To be fair to them, their articulated design does work and they move very nicely with your knees. Having searched far and wide for the ideal super-cheap snowboard pads, I think these are it!
These are best for rider’s wanting to move away from the more standard EVA foam solutions.
The SmartFlex technology incorporated in these kneepads works in a similar fashion to the technology in POC products. The technology has inherently created a pad that is malleable and soft but hardens upon direct impact.
This occurs due to the molecules within the material realigning themselves and binding together to form a solid structure.
The only issue with this is that the foam has been known to crack under impact. Obviously it hardens too much and becomes brittle. This happened to a friend of mine, although admittedly, it was a pretty heavy fall!
The external sleeve is made from moisture-wicking material to ensure that your knee pads do not become sweat-ridden on hotter days (gross).
Best for the rider who wants super strong protection with helpful additional straps to hold the pads in place.
Full disclosure, I didn’t get a chance to test these out for myself. But one of the other testers did and raved about them – so they had to make the cut.
This style of kneepad has been specifically designed for mountain biking. The pads offer copious protection with a Kevlar front shield that offers extra resistance to direct impact.
The downside for snowboarders is that the side-padding is made of much softer foam. In theory, the protection to the sides of your knee is likely to be compromised by this.
Can You Hurt Your Knees When Snowboarding?
I don’t think this will surprise anybody.
My poor knees have taken a lot of abuse over the years. This doesn’t just come from falls though. Impacts from jumps and abnormal twisting during turns are also strong culprits.
Unfortunately, the only one we can easily protect against is the falls. This is where knee pads come into play.
Do Knee Pads Prevent You From Getting Hurt?
The type of knee injury that knee pads protect from are the impact injuries from hitting the ground or an object directly.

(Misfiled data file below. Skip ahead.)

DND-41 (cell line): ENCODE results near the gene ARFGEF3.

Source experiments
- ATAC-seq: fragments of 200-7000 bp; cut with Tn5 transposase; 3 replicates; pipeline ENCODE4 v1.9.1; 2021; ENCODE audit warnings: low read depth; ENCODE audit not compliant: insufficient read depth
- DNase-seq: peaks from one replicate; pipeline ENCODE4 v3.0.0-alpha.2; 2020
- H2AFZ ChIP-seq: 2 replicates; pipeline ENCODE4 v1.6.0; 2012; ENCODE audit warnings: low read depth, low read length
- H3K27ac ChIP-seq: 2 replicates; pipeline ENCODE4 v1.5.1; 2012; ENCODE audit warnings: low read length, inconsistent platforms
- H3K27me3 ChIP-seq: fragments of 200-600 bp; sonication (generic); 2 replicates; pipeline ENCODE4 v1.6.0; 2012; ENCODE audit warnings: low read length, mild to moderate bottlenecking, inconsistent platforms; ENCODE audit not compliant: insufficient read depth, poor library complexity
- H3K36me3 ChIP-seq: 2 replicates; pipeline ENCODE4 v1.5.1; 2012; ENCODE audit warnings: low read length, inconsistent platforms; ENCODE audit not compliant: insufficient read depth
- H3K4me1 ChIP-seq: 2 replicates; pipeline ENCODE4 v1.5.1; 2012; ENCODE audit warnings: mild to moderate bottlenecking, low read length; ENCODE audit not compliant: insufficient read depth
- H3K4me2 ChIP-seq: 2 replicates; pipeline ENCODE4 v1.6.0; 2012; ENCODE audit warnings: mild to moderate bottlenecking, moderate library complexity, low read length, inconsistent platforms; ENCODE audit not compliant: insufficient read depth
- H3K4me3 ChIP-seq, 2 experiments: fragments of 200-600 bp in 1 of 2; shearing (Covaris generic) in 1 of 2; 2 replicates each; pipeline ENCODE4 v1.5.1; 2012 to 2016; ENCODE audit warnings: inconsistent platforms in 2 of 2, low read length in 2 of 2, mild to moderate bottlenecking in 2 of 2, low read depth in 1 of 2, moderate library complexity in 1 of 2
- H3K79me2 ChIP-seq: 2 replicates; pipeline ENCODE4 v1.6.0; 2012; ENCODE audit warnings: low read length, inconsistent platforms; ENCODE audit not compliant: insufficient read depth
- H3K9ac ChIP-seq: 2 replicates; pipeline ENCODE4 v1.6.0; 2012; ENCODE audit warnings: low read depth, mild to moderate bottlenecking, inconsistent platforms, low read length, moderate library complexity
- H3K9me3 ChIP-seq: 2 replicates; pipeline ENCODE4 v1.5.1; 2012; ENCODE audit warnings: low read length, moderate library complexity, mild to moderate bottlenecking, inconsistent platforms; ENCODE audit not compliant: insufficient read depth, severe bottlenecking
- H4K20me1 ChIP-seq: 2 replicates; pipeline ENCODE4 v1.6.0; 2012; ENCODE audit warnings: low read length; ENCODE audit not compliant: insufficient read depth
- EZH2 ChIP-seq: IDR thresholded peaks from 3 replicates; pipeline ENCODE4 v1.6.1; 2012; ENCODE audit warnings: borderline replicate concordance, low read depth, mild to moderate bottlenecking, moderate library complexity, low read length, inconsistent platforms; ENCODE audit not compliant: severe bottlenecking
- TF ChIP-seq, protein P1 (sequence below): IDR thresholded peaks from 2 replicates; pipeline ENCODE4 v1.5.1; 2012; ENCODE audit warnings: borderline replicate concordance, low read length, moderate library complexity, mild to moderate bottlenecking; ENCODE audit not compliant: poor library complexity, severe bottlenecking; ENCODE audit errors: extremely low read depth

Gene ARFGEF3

For this reason, knee pads are amazing for icy days, learning to snowboard or taking park laps. The best knee pads for snowboarding will offer great protection without reducing your much-needed flexibility.
One of the most common falls to occur when starting out is the toe-edge catch. This usually occurs when the edge of your board catches the snow and you are flipped forward.
Because this is sudden and unexpected, often your knees, elbows and wrists will take the brunt of the fall. Kneepads can therefore save you from considerable amounts of pain.
As with all forms of protective wear, knee pads also save you from shattering your confidence following unnecessary knocks and injuries.
This makes the process of learning to snowboard far more pleasant, irrespective of whether you are trying to master new tricks or you just want to learn the basics of snowboarding.
This marks the end of our journey to find the best knee pads for snowboarding.
In the vast majority of instances, a thinner pad like Burton Basic or Bodyprox pads will provide you with sufficient protection from smaller falls.
However, if you want to ensure optimal protection and comfort, opt for higher-end products like the POC Joint VPD or the Rippl Knee Pads.
It’s also worth considering a pair of Impact Shorts. Luckily for you I reviewed the 7 best impact shorts for snowboarding here.
Thanks for reading!